Parents with their child talking about money
Financial Literacy

Talking to children about debt

The boy next door who borrows money for admission to the swimming pool because he's forgotten his wallet, or a friend who needs money for the cinema: Debt quickly becomes a topic of conversation at the family dinner table. In his column, Daniel Betschart of the organization Pro Juventute explains what to focus on and how to raise children's awareness about debt. 

Of course, children and young people are only indirectly affected, if at all, by personal loans, mortgages, and leasing. But they too come into contact with various forms of debt, for example with their mobile phone, which is often paid off in installments through a monthly sum with the subscription. The same applies if they borrow money from friends or their parents because they don't have their pocket money on them, or it's already run out. Hardly anyone talks about debt in such cases, but the money is still "owed."

Children borrow and lend money – it's normal

Many children and young people report that lending money in their circle of friends is normal and is not a problem provided it's not "exaggerated." For some, the cost of candy at a kiosk is okay, while for others the same applies to borrowing money for new shoes. It's a matter of give and take, and in the long run it balances itself out within the group or circle of friends. But even among friends, there's a limit. Often, this is reached when it's clear that an outstanding amount is not automatically offset, and so the amount has to be repaid as quickly as possible.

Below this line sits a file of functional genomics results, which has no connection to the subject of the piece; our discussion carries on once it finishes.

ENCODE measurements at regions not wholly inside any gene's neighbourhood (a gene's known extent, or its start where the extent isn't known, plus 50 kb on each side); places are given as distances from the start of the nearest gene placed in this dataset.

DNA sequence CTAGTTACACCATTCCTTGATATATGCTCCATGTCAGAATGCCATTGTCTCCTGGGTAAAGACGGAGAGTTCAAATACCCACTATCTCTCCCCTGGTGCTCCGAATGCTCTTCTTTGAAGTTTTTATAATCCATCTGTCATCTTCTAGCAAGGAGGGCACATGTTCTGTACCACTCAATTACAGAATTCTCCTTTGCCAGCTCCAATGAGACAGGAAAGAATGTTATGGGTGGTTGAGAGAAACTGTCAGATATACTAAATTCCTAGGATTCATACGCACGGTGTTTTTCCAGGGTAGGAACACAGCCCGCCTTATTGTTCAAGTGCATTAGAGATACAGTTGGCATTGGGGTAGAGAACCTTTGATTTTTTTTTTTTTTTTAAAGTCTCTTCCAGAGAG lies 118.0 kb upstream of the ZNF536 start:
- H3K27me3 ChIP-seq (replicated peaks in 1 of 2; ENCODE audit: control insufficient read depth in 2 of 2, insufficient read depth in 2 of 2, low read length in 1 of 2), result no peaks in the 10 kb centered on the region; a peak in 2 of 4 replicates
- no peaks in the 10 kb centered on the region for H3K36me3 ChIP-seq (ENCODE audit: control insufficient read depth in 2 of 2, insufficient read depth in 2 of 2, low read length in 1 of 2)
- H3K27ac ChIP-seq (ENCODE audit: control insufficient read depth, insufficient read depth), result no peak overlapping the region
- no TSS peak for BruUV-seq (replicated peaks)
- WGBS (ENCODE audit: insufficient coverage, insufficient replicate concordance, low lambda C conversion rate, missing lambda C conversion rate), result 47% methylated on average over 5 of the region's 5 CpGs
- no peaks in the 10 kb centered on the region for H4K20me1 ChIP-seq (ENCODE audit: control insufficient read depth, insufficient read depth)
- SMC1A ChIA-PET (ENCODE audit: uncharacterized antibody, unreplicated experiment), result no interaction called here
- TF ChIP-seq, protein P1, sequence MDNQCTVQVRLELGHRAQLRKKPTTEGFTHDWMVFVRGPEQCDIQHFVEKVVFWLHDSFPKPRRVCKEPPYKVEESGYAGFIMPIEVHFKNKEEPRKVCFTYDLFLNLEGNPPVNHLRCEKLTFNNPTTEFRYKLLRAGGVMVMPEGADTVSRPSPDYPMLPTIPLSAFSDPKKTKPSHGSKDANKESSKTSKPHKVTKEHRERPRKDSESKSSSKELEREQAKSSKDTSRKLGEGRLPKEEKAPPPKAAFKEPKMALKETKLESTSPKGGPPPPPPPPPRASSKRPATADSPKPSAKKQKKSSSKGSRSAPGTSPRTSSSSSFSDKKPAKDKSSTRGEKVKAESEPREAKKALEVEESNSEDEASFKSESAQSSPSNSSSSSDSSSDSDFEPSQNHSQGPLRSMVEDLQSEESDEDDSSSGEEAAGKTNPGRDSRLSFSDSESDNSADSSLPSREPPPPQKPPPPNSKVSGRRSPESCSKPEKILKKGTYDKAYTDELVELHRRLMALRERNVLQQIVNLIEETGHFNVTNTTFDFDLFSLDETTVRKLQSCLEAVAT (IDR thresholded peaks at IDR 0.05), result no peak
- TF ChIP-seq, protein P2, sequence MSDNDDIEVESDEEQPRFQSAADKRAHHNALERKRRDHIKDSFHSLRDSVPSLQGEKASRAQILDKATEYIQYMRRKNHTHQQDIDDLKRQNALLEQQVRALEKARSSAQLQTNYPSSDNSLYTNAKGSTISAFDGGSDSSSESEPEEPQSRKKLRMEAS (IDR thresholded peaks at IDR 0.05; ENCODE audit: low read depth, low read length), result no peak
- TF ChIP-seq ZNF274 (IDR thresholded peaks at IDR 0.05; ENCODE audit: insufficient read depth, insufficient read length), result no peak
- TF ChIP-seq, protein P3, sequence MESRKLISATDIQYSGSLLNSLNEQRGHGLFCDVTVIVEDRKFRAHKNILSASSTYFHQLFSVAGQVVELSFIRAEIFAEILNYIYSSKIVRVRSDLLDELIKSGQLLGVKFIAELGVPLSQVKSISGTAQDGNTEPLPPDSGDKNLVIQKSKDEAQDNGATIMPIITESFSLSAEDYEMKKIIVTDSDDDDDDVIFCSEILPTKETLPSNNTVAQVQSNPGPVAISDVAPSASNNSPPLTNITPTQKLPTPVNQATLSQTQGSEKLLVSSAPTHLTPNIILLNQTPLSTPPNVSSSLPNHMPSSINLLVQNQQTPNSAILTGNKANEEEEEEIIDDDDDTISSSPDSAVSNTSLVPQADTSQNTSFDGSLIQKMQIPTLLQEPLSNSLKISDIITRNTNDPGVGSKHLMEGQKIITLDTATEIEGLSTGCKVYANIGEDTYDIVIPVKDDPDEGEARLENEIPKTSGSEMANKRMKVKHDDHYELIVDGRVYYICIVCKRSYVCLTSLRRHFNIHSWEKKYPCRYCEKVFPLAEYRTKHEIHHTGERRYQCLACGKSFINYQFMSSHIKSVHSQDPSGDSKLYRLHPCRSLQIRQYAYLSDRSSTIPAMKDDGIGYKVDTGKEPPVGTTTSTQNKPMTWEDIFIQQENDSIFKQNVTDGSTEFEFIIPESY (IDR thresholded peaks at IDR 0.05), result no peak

Discovering your own limits means listening to your feelings

In order to recognize this limit, children and young people can learn to listen to their feelings. An uneasy gut feeling tells us that there is a degree of risk involved with debt. This feeling can arise both in the person lending the money and in the person borrowing it. Depending on who we lend something to or who we owe money to, this sense of insecurity can become stronger. Therefore, it is this insecurity that is the real difference between problematic and apparently unproblematic debts.

An uneasy gut feeling tells us that there is a degree of risk involved with debt.

Daniel Betschart, Pro Juventute

Talking about debt makes people more responsible about dealing with it

But debt is hardly ever wholly unproblematic. Every debt bears a certain residual risk, as there are factors over which we have little or no influence. Maybe the friend for whom my child bought an ice tea suddenly receives no pocket money or can't remember all the people he or she needs to pay back. It's important for parents to talk to their children about all aspects of money if possible, including debt, so that they learn to handle money responsibly. The ideal moment for this does not depend on the age of the child, but rather on whether they have questions or show an interest.

Before getting into debt, you should always ask yourself whether you can afford the risk. This applies to adults as well as to children and young people. Having your own finances under control is another key factor: Do I have an overview of my spending? Do I have a budget and do I know what costs lie ahead? Do I have money set aside for unforeseen events? Parents can discuss such issues with their children and find out what the effect of being in debt might be.

A column by Daniel Betschart